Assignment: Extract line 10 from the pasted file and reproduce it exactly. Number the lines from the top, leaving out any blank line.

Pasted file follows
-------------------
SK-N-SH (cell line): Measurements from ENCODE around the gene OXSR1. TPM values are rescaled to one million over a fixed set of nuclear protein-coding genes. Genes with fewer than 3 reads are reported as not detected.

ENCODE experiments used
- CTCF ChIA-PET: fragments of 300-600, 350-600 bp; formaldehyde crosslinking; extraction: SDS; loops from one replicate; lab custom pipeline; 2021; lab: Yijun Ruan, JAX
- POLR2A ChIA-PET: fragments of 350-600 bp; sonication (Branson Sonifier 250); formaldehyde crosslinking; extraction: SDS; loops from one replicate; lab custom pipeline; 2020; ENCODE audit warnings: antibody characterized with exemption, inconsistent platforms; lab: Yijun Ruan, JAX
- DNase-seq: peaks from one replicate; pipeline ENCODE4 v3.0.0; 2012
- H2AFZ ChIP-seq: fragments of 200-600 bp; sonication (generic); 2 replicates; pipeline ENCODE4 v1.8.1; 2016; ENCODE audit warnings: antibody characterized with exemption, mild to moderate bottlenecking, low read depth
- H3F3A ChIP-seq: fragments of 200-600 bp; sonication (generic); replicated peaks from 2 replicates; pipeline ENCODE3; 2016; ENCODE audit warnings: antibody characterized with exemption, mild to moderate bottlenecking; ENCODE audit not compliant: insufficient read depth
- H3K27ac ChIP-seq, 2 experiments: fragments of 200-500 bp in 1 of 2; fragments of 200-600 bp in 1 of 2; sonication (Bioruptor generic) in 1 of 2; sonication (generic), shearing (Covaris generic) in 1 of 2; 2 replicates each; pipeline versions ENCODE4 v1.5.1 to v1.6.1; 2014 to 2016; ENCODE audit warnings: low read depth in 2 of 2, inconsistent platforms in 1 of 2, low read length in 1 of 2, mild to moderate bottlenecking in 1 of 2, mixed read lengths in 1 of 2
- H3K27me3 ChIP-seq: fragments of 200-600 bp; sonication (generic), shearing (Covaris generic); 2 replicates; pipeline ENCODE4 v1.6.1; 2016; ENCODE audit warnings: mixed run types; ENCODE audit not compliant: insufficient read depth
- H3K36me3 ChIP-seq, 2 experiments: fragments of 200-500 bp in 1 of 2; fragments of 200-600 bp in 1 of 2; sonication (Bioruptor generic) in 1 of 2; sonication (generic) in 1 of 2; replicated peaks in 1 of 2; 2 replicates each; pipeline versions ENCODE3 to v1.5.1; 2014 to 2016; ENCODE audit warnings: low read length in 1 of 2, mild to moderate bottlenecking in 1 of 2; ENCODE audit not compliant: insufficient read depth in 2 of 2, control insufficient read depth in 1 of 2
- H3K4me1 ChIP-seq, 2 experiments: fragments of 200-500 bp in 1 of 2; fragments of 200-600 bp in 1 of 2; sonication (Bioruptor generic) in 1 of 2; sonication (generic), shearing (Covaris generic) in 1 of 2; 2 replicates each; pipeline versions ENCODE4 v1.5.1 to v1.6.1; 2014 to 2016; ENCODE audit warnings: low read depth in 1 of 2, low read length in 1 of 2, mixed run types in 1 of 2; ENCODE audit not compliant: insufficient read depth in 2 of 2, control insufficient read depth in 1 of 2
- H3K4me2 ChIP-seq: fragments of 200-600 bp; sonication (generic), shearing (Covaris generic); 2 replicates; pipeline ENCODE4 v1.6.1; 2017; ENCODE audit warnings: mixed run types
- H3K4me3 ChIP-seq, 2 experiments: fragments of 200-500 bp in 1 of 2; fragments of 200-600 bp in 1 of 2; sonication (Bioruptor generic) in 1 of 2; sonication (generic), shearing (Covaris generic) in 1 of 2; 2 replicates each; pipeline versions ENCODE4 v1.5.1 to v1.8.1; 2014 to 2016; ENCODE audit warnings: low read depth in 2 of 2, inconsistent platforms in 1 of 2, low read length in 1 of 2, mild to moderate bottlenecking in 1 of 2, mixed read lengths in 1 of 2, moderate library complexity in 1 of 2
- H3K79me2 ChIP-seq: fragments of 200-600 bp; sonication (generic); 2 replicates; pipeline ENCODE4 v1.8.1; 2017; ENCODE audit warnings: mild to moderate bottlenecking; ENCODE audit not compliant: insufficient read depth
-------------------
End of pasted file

- H3K36me3 ChIP-seq, 2 experiments: fragments of 200-500 bp in 1 of 2; fragments of 200-600 bp in 1 of 2; sonication (Bioruptor generic) in 1 of 2; sonication (generic) in 1 of 2; replicated peaks in 1 of 2; 2 replicates each; pipeline versions ENCODE3 to v1.5.1; 2014 to 2016; ENCODE audit warnings: low read length in 1 of 2, mild to moderate bottlenecking in 1 of 2; ENCODE audit not compliant: insufficient read depth in 2 of 2, control insufficient read depth in 1 of 2